Advising oenologist Paolo Bea suggested that these Cistercian sisters try aging longer on the lees and this is the result. The wine is golden in the glass with notes of roasted fennel, mint, and pear skins on the nose. The palate is dense with sweet fruit and prominent preserved lemon acidity. The finish shows hints of skin tannin. A unique and beautiful wine.
It seems like everyone is talking about orange wine these days and to me and the Coenobium "Ruscum" is perfect for one's first foray into the category. An orange wine is made from white grapes—but in a red wine style—macerated on its skins for an extended period of time. The Coenobium is golden/amber in color and has subtle tannin resulting from over two weeks of skin contact during fermentation. While some orange wines stray toward the more funky territory of chicken broth, this one made by Sisters of the Cistercian order in Vitorchiano—about 90 minutes north of Rome—contains a more subtle herbal quality while also showing fresh fruit like pear and apricot and a tart lemon finish.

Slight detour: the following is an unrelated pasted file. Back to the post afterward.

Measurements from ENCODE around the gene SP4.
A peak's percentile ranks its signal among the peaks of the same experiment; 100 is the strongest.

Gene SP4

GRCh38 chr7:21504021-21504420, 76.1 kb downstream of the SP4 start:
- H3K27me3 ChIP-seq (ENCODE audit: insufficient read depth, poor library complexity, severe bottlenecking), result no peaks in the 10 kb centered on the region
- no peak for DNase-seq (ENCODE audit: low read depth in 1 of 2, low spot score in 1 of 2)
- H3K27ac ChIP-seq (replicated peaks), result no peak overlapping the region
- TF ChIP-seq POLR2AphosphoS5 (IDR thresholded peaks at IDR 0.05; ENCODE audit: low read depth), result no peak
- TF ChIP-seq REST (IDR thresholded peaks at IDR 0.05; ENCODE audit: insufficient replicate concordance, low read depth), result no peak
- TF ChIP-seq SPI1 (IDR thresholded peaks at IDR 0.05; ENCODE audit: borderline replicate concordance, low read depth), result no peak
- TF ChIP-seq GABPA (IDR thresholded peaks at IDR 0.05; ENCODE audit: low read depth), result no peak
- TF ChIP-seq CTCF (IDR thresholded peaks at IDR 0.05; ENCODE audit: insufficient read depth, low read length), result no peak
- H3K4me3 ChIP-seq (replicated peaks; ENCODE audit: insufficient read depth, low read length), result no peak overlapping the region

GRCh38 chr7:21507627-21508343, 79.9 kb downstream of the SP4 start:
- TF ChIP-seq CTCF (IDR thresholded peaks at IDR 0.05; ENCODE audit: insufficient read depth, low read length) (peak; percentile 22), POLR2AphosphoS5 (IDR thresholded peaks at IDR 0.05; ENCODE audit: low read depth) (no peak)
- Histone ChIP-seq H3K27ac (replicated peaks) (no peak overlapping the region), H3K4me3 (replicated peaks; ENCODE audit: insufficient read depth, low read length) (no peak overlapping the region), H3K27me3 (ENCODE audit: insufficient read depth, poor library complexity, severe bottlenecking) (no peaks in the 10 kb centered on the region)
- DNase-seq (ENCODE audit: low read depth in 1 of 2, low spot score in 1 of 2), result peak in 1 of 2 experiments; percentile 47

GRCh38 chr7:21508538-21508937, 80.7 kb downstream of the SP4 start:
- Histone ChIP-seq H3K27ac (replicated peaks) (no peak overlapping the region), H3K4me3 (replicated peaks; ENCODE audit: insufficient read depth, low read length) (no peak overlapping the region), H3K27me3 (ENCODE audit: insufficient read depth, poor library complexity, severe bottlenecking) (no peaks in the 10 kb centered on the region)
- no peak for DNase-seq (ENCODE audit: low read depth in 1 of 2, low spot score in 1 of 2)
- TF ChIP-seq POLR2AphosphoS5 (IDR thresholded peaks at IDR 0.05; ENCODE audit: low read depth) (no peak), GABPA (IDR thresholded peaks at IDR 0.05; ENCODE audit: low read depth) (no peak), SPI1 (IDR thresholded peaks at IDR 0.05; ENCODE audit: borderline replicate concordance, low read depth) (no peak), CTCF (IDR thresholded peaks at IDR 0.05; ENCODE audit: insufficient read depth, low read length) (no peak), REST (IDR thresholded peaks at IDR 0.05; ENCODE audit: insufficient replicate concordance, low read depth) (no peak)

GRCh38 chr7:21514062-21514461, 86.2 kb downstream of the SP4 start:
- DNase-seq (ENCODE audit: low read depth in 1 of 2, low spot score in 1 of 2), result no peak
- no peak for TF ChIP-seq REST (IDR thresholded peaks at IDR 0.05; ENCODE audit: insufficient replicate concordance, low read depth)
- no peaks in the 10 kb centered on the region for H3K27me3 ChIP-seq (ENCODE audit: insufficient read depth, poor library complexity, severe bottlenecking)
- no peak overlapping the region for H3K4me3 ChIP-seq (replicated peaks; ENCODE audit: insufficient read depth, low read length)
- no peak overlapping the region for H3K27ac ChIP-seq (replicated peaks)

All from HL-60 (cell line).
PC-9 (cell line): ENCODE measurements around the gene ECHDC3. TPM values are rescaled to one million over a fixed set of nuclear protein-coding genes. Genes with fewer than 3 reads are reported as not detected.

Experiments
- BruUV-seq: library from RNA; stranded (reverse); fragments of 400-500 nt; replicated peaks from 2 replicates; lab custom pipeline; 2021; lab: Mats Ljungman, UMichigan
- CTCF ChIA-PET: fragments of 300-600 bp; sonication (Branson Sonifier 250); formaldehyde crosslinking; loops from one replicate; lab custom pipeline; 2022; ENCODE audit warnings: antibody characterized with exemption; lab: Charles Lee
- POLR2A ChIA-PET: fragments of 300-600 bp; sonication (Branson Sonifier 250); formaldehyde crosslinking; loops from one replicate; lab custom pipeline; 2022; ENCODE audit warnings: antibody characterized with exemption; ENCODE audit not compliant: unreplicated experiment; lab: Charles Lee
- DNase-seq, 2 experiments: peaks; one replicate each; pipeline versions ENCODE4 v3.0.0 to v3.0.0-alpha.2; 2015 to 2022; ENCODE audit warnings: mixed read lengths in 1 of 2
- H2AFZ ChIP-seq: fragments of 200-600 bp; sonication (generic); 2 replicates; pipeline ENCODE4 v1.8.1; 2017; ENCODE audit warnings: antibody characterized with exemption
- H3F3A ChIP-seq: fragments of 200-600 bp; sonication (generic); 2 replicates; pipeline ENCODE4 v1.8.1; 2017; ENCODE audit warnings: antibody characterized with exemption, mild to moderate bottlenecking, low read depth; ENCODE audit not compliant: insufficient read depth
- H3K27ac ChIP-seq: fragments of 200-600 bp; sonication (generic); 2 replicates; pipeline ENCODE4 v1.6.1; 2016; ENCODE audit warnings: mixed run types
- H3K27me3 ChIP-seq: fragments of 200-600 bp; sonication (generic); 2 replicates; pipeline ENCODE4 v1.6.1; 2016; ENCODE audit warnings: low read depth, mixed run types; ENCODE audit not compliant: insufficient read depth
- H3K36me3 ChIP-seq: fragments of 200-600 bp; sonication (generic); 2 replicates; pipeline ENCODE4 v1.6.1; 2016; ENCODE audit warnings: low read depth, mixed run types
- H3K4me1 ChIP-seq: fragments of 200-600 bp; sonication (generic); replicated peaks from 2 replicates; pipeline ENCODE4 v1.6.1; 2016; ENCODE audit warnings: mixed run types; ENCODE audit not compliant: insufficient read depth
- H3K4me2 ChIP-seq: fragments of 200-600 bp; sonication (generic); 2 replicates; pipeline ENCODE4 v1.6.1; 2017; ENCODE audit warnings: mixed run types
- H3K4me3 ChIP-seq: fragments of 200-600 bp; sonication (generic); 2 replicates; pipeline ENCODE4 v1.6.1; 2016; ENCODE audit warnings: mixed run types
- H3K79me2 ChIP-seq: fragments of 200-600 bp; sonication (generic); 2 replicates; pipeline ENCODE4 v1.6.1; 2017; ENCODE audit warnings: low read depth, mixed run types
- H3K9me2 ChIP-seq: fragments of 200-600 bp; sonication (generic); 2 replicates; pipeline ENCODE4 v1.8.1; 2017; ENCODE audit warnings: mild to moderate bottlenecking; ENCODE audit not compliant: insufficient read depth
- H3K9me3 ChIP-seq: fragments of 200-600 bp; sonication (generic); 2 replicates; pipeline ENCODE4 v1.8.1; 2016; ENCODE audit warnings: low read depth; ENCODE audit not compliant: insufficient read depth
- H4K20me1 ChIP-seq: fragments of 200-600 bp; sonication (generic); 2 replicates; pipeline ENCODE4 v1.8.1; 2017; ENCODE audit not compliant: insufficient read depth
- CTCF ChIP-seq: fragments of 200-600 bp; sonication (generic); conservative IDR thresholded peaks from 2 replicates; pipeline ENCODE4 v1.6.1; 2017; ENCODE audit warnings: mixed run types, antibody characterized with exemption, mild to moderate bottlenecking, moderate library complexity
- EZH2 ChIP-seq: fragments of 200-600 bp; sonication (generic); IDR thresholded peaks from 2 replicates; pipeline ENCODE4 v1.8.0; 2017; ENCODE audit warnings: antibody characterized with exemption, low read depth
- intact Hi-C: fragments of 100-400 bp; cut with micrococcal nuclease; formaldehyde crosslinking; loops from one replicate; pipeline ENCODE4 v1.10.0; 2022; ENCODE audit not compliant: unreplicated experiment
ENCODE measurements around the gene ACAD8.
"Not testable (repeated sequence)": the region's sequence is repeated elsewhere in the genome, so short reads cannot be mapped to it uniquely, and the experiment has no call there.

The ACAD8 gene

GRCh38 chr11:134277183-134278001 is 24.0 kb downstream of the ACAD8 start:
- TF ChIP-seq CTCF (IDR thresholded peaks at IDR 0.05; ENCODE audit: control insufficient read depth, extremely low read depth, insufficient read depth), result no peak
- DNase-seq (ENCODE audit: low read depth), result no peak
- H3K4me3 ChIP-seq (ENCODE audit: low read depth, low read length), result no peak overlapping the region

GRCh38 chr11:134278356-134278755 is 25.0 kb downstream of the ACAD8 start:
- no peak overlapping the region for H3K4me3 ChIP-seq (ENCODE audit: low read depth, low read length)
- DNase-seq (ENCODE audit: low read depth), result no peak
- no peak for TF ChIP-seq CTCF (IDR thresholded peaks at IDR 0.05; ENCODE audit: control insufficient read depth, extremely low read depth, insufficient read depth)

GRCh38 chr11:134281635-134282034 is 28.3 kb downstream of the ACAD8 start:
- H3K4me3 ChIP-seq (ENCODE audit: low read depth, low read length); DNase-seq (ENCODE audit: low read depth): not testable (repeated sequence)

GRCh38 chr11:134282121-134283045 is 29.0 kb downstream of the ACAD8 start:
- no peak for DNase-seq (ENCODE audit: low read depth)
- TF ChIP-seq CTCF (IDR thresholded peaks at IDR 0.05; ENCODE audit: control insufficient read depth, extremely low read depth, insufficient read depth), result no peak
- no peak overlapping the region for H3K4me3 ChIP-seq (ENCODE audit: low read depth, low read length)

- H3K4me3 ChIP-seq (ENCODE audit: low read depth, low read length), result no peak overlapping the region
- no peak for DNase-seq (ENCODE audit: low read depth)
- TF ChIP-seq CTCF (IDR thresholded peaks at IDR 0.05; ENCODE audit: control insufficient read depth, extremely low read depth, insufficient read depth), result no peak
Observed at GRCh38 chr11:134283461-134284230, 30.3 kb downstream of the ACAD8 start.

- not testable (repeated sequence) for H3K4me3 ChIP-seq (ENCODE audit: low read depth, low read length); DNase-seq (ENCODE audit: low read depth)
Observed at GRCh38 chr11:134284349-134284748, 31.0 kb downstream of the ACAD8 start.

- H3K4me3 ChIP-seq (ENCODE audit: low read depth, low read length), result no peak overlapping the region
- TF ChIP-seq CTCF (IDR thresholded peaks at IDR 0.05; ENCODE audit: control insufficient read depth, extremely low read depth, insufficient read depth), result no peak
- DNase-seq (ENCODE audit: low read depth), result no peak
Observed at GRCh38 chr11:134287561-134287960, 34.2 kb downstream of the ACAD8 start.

The complexity of this full-bodied wine makes it the perfect match for cured meats, aged cheeses, and roast poultry. I also enjoyed it with Skittles.
This white Italian grape variety generally produces wines with a good amount of acidity, making it great for cutting through buttery, saucy dishes.
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